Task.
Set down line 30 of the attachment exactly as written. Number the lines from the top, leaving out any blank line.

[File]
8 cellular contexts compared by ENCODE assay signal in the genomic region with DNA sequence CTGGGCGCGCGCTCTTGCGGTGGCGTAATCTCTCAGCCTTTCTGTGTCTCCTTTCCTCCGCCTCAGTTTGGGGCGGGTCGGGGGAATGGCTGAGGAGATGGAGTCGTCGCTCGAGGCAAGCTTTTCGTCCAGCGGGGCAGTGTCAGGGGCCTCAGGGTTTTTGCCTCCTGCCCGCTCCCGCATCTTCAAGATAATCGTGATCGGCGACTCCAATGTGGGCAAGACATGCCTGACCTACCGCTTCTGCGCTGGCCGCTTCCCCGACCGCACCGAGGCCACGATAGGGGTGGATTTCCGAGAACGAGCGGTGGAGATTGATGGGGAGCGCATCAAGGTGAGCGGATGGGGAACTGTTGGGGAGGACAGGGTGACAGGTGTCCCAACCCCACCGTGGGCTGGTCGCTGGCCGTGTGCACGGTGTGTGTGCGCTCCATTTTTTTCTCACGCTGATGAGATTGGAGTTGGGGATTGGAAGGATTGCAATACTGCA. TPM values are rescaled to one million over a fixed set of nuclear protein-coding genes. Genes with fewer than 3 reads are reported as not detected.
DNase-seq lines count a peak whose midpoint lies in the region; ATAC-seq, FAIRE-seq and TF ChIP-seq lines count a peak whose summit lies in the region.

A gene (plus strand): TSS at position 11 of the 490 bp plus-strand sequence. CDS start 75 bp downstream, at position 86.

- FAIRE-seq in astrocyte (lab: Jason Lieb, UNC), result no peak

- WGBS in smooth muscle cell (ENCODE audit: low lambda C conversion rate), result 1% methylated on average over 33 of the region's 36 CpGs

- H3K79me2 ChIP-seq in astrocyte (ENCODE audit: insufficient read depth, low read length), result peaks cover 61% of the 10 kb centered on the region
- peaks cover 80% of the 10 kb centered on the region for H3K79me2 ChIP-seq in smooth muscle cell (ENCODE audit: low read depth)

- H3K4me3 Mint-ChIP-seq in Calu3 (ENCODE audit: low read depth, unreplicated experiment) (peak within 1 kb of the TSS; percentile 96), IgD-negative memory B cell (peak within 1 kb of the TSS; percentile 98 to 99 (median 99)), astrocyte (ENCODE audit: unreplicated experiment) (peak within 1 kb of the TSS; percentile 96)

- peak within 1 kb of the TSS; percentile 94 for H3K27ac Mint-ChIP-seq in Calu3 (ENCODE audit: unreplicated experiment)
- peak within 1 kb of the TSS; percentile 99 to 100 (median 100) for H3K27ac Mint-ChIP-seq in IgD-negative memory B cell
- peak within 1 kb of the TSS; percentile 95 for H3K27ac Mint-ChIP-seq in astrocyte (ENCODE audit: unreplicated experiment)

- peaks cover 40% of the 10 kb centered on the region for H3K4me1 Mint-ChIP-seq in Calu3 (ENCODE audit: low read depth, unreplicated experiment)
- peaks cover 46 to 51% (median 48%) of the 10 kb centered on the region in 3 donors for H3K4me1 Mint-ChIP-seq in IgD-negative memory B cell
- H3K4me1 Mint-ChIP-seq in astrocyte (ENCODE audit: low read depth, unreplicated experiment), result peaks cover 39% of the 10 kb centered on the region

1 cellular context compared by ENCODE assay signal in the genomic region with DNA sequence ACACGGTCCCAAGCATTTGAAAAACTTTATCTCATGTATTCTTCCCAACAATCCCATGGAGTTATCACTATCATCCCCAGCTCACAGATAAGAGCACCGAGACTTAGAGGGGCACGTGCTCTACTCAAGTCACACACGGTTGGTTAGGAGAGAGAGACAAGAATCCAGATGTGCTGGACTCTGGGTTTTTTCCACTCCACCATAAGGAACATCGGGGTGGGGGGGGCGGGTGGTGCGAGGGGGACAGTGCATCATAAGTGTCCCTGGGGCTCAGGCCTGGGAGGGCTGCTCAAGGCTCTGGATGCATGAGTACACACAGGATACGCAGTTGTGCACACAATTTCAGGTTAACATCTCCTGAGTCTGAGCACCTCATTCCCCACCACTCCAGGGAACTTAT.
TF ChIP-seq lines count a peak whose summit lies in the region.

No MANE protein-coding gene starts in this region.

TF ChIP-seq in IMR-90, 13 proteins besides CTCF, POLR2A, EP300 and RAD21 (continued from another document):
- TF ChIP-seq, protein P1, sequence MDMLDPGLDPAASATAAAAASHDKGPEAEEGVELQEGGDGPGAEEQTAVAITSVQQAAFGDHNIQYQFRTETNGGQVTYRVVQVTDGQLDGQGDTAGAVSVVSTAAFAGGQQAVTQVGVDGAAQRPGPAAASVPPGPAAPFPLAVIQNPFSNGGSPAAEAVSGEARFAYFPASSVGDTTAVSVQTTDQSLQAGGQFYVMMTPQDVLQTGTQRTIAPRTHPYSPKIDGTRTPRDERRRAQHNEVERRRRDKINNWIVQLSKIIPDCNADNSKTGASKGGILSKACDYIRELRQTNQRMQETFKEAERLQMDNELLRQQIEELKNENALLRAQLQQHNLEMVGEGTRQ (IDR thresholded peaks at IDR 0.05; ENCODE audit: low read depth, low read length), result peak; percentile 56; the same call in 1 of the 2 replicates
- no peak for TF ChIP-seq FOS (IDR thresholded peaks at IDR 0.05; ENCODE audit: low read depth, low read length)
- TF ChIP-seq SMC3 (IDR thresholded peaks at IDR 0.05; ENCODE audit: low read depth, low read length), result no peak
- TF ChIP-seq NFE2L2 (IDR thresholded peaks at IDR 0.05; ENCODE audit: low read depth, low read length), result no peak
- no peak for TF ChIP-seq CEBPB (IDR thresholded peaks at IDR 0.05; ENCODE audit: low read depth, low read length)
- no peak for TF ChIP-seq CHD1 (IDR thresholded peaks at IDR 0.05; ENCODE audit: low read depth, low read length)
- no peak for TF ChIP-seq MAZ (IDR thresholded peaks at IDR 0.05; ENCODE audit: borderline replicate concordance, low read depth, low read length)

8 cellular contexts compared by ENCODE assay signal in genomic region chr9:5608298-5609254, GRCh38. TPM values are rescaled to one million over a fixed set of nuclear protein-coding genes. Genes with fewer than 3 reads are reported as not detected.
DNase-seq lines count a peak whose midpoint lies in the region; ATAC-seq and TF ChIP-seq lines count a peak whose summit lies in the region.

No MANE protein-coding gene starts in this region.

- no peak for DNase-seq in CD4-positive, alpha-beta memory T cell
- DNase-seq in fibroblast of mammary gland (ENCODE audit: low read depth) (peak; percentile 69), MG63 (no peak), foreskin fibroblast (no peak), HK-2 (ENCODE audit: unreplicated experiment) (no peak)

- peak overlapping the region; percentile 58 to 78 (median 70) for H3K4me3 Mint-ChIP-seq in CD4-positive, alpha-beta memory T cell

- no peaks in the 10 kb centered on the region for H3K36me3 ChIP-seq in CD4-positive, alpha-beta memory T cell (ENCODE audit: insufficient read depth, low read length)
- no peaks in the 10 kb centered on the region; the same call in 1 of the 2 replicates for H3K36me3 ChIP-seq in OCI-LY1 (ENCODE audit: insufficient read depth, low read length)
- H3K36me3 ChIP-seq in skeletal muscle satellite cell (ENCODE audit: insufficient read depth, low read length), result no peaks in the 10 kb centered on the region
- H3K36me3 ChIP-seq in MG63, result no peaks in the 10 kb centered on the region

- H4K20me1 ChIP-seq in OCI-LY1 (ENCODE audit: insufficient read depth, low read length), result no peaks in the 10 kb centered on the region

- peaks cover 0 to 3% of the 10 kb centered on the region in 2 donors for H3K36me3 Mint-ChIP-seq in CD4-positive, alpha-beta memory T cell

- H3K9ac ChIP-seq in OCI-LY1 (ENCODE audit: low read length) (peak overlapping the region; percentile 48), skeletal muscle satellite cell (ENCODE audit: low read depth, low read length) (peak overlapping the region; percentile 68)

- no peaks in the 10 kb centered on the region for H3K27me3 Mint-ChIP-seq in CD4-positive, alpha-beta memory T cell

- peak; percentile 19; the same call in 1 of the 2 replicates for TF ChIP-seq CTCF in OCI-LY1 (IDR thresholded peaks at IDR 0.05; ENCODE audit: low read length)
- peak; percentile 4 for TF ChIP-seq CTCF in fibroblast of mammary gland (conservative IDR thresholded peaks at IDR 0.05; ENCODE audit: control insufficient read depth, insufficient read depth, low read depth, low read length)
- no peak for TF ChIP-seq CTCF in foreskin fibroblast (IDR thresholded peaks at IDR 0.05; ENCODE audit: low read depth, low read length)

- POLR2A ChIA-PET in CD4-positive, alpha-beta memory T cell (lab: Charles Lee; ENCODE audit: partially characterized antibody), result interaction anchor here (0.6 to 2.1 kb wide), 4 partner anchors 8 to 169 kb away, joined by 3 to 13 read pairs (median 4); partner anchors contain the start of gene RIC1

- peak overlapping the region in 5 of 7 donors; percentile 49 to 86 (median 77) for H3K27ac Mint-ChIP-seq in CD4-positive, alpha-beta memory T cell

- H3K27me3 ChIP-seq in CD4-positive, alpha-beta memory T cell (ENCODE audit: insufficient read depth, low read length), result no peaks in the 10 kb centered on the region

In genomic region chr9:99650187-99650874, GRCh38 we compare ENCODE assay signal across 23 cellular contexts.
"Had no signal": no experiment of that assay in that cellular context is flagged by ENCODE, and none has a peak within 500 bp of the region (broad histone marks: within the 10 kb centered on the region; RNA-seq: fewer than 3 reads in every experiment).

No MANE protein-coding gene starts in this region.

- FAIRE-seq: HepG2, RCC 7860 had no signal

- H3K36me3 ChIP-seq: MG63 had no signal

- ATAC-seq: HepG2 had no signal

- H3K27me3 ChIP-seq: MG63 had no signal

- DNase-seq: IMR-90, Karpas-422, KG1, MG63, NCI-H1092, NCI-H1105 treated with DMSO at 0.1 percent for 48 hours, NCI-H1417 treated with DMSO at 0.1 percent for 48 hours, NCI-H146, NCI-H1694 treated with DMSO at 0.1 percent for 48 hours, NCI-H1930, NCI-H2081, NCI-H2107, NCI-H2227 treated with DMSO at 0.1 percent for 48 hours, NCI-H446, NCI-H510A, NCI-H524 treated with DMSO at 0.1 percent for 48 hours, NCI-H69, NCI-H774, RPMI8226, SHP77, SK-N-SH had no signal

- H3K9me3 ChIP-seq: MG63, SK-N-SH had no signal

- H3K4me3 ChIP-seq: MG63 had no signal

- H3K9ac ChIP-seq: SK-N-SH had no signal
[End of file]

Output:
- DNase-seq in fibroblast of mammary gland (ENCODE audit: low read depth) (peak; percentile 69), MG63 (no peak), foreskin fibroblast (no peak), HK-2 (ENCODE audit: unreplicated experiment) (no peak)